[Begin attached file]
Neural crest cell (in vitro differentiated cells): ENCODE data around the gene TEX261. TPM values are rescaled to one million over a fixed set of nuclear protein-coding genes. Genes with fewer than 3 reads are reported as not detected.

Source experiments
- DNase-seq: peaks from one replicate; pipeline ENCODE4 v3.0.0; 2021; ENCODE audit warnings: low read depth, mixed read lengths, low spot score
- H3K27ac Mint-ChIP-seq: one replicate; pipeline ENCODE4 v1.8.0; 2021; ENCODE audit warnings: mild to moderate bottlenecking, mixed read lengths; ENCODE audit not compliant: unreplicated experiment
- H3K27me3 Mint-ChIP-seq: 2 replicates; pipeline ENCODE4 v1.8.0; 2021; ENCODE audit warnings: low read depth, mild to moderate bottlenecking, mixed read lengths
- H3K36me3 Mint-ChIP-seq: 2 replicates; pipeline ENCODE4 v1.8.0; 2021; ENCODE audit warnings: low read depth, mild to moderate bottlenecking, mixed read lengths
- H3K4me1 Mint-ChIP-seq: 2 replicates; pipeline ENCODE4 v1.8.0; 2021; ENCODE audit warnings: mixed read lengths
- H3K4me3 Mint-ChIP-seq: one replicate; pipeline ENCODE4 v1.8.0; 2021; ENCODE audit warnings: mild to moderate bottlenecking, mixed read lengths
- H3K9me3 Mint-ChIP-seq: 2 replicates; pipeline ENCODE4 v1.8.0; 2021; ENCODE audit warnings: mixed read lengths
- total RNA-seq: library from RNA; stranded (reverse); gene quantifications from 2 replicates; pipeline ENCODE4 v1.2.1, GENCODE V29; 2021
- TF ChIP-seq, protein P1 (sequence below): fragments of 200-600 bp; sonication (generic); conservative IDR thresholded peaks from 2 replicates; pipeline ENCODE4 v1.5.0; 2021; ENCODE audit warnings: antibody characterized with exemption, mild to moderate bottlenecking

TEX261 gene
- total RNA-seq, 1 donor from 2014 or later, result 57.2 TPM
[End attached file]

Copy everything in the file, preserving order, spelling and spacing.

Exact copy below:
Neural crest cell (in vitro differentiated cells): ENCODE data around the gene TEX261. TPM values are rescaled to one million over a fixed set of nuclear protein-coding genes. Genes with fewer than 3 reads are reported as not detected.

Source experiments
- DNase-seq: peaks from one replicate; pipeline ENCODE4 v3.0.0; 2021; ENCODE audit warnings: low read depth, mixed read lengths, low spot score
- H3K27ac Mint-ChIP-seq: one replicate; pipeline ENCODE4 v1.8.0; 2021; ENCODE audit warnings: mild to moderate bottlenecking, mixed read lengths; ENCODE audit not compliant: unreplicated experiment
- H3K27me3 Mint-ChIP-seq: 2 replicates; pipeline ENCODE4 v1.8.0; 2021; ENCODE audit warnings: low read depth, mild to moderate bottlenecking, mixed read lengths
- H3K36me3 Mint-ChIP-seq: 2 replicates; pipeline ENCODE4 v1.8.0; 2021; ENCODE audit warnings: low read depth, mild to moderate bottlenecking, mixed read lengths
- H3K4me1 Mint-ChIP-seq: 2 replicates; pipeline ENCODE4 v1.8.0; 2021; ENCODE audit warnings: mixed read lengths
- H3K4me3 Mint-ChIP-seq: one replicate; pipeline ENCODE4 v1.8.0; 2021; ENCODE audit warnings: mild to moderate bottlenecking, mixed read lengths
- H3K9me3 Mint-ChIP-seq: 2 replicates; pipeline ENCODE4 v1.8.0; 2021; ENCODE audit warnings: mixed read lengths
- total RNA-seq: library from RNA; stranded (reverse); gene quantifications from 2 replicates; pipeline ENCODE4 v1.2.1, GENCODE V29; 2021
- TF ChIP-seq, protein P1 (sequence below): fragments of 200-600 bp; sonication (generic); conservative IDR thresholded peaks from 2 replicates; pipeline ENCODE4 v1.5.0; 2021; ENCODE audit warnings: antibody characterized with exemption, mild to moderate bottlenecking

TEX261 gene
- total RNA-seq, 1 donor from 2014 or later, result 57.2 TPM